I started exploring the Bauhaus: Building the New Artist online exhibit (companion to a current live exhibit at the Getty Center) out of curiosity to learn more about the design principles that the interactive modules present. From the blurb I read promoting it I didn’t realize there would also be significant content about the educational vision of the Bauhaus. There were elements of how the exhibit discusses the blending of fine arts and applied arts that resonated with conversations I’ve had with colleagues about the goals of education – including outside the domain of the arts.
In fact, I’m frequently struck by how often the educational considerations of artists and of computer scientists can be highly similar once you dig below the most surface level of the content. Two quotes from the Bauhaus exhibit echo this to me. Describing the painter Lyonel Feininger’s illustration of a cathedral as a representation of the school’s philosophy:
A preindustrial building form, the cathedral promised the possibility of realizing the Gesamtkunstwerk, or the total work of art, in which designers, artists, and artisans worked together toward a single, spiritual goal.
And in an excerpt from the school’s 1919 program:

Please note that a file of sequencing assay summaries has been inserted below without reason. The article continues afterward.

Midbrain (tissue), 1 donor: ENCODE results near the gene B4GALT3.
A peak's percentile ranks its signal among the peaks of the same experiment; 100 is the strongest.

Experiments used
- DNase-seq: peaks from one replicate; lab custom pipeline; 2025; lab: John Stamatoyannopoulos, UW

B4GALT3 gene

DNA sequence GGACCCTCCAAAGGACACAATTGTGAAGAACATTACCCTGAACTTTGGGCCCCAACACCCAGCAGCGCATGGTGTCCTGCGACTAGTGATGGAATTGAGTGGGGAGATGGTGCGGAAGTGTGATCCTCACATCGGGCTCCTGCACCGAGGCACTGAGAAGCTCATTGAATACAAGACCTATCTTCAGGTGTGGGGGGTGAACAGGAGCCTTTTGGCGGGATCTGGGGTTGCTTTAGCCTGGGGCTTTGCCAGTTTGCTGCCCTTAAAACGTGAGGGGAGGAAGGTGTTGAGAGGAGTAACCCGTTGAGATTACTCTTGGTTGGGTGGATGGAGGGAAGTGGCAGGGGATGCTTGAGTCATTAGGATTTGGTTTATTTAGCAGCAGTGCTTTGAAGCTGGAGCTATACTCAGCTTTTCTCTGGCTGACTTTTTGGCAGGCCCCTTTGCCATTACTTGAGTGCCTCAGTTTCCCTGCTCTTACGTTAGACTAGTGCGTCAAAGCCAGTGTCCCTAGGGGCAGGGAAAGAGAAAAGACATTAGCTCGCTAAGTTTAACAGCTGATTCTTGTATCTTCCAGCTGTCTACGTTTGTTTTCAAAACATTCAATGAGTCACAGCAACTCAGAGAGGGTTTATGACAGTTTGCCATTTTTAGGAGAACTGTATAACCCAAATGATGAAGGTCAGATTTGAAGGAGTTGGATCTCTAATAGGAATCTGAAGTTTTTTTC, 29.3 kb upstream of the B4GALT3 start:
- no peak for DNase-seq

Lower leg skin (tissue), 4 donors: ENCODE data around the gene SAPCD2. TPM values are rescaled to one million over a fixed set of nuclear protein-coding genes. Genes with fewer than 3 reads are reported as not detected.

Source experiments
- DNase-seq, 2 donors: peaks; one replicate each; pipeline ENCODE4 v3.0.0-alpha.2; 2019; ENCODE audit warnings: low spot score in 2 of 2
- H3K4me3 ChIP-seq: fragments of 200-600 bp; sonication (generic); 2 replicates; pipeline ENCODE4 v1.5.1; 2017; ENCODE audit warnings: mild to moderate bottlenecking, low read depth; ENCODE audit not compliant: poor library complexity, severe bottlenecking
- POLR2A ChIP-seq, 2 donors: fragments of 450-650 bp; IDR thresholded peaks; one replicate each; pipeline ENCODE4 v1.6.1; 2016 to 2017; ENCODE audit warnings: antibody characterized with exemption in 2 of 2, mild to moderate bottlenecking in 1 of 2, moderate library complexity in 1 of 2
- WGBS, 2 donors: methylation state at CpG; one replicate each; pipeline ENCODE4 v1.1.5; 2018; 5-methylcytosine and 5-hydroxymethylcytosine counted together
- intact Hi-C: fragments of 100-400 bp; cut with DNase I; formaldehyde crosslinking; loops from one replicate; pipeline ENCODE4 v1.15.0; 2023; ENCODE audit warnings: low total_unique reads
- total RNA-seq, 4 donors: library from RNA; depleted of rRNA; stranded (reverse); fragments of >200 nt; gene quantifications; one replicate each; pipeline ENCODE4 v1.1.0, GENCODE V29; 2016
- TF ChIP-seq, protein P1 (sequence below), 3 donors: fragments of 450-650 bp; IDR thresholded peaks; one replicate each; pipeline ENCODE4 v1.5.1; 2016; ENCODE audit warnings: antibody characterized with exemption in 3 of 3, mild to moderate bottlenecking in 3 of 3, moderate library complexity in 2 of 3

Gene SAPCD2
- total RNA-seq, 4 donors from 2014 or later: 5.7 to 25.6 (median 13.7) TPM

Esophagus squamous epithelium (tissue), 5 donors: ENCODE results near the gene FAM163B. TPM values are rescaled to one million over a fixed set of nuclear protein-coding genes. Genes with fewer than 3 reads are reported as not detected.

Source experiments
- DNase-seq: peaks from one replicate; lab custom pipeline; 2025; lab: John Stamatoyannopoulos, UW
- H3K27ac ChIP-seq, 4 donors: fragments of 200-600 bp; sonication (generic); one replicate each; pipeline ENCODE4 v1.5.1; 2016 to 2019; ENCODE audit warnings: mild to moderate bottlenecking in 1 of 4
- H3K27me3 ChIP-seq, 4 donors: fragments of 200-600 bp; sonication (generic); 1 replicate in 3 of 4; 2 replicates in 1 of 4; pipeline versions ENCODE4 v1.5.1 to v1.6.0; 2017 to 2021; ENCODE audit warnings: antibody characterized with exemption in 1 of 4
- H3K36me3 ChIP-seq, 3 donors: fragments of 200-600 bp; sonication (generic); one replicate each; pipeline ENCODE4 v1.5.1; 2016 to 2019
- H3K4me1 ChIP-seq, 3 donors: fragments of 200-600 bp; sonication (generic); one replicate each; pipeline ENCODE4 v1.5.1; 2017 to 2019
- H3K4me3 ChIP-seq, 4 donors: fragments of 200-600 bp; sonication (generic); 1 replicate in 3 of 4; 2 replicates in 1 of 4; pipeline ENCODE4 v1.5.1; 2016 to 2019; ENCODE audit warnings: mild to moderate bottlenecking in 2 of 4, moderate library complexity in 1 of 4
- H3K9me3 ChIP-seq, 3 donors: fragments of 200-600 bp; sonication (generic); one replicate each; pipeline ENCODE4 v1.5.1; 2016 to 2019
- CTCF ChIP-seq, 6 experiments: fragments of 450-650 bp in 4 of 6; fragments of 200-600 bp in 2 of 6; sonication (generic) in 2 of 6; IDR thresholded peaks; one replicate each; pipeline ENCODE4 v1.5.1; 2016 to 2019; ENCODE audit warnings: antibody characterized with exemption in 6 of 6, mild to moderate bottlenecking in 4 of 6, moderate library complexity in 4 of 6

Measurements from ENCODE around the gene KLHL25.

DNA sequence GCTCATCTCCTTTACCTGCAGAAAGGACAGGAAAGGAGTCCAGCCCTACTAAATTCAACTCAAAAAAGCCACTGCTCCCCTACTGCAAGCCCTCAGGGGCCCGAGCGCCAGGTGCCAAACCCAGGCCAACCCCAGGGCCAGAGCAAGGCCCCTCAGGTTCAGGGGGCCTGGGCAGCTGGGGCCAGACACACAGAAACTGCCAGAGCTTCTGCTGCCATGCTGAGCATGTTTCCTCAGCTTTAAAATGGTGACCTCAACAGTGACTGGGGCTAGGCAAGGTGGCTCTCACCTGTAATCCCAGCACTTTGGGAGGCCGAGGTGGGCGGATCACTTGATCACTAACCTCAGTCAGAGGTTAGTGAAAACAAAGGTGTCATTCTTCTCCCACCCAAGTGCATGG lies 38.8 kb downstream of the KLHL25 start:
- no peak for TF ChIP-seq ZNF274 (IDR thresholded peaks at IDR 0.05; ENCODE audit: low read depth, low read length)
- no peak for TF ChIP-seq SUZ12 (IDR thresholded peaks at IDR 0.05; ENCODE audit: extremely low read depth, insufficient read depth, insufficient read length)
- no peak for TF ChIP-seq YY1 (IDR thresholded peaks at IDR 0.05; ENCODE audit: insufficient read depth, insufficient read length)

This world of mere drawing and painting of pattern-designers and applied artists must at long last become a world that builds. If the young person who senses within himself a passion for creative practice begins his career, as in the past, by learning a trade, then the unproductive ‘artist’ will no longer be condemned to imperfect artistry because his skill will be preserved in craftsmanship, where he may achieve excellence.
While I know I am abstracting away some of the deeper underlying sentiment of this philosophy, there is a thread here of balancing learning with doing and with engaging in doing that grapples with the entire breadth of a messy problem embedded in the real world rather than an academically constructed puzzle. From a computer science perspective, there is a similar balance between theory and practice within education, and an ongoing tension in ensuring individual students engage with both sides of the spectrum.
The whole online exhibit, including the interactive exercises, is worth checking out. The content about the specific design principles being taught is interesting and also continue to echo the above themes in describing how they were taught, particularly in the section on Body and Spirit. I think it would be a fun read for any educator, regardless of discipline.